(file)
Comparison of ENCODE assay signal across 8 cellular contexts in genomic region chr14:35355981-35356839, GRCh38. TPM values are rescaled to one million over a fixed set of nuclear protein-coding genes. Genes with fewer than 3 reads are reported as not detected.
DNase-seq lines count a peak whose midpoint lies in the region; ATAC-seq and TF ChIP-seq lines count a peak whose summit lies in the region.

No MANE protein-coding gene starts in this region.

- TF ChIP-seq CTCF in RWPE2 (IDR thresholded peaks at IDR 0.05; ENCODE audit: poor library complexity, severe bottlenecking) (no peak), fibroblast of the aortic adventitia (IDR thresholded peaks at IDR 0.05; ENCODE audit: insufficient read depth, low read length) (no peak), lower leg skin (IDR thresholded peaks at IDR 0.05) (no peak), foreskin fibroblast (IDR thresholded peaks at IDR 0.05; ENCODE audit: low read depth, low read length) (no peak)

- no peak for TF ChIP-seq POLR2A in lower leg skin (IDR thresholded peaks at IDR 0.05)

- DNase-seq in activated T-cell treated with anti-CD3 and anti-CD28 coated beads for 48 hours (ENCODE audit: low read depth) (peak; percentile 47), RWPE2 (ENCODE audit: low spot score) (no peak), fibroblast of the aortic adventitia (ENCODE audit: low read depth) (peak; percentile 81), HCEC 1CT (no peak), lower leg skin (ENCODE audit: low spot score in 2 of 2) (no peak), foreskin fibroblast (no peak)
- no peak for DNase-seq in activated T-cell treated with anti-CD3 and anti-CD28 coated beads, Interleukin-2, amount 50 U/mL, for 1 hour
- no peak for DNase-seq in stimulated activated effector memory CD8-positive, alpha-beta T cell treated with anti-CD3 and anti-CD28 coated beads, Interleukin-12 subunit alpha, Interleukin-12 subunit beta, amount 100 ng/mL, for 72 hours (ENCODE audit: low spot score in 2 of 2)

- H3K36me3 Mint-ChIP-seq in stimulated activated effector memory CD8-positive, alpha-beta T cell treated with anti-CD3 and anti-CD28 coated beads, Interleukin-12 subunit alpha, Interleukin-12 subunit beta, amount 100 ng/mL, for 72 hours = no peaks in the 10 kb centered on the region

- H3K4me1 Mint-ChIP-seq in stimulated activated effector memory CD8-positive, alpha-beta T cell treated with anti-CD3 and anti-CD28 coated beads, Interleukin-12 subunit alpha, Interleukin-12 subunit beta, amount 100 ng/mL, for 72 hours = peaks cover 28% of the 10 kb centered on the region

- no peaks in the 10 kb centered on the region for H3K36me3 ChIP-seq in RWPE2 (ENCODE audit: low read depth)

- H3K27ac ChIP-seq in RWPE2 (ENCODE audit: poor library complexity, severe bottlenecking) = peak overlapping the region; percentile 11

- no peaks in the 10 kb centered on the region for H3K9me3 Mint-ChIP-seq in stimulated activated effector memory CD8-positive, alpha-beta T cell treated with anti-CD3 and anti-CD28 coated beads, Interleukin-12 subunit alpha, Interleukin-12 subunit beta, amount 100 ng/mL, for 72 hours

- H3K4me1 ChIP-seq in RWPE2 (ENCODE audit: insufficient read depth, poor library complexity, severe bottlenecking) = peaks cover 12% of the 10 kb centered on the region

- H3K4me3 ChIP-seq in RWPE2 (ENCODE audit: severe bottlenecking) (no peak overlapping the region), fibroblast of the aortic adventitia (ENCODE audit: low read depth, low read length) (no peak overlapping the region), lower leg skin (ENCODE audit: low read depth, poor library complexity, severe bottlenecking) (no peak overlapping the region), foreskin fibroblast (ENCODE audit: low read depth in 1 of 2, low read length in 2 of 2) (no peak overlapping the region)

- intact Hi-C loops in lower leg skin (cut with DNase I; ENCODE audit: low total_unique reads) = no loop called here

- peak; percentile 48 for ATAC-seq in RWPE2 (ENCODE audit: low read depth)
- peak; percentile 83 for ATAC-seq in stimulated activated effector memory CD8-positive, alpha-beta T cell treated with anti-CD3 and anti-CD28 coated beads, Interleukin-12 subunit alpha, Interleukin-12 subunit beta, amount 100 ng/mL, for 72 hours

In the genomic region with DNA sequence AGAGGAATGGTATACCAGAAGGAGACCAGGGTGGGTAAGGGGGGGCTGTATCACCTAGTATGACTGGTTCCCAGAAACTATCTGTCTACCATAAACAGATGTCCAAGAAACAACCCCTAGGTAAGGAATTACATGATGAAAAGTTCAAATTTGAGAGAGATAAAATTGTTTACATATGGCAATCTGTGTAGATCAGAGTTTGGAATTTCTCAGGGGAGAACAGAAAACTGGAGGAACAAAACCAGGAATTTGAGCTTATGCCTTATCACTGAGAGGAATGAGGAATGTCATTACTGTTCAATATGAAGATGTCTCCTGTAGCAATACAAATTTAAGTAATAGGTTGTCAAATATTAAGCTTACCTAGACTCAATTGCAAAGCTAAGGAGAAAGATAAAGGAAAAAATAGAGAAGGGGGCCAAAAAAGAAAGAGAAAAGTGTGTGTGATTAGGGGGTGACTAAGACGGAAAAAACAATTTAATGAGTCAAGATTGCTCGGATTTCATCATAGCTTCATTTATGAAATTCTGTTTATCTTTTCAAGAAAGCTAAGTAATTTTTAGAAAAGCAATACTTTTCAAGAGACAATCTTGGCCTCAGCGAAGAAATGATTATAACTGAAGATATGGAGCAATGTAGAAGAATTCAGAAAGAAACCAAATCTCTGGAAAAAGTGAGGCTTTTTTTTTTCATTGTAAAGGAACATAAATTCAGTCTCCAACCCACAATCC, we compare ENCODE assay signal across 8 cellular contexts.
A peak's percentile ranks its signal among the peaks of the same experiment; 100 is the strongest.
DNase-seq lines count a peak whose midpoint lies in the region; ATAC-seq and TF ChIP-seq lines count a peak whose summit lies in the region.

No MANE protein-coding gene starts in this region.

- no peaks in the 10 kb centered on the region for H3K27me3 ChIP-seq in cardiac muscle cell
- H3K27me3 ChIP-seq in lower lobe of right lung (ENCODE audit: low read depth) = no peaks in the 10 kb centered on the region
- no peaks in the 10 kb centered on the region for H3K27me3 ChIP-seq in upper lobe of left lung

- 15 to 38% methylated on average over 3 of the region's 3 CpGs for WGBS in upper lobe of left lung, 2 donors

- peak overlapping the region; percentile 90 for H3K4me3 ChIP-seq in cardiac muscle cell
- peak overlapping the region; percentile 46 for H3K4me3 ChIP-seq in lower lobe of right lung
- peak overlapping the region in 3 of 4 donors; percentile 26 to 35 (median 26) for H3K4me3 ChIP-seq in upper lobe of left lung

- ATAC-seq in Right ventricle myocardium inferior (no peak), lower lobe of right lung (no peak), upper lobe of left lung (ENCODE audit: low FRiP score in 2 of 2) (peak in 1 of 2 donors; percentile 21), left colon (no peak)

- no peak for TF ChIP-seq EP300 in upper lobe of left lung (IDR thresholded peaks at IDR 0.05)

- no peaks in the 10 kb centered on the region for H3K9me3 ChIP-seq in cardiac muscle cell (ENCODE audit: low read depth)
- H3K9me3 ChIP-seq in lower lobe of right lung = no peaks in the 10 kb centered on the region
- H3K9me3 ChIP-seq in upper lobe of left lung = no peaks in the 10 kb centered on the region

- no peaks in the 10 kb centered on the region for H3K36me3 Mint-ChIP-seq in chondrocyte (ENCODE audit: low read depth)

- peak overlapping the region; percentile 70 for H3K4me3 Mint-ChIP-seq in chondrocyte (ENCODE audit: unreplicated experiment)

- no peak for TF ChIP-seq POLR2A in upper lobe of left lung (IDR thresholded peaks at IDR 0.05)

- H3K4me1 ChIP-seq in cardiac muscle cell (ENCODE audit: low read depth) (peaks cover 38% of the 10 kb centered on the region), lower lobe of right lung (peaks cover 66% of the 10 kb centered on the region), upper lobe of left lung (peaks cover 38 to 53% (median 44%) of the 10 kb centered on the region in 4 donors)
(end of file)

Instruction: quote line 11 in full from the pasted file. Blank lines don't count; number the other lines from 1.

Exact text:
- no peaks in the 10 kb centered on the region for H3K36me3 ChIP-seq in RWPE2 (ENCODE audit: low read depth)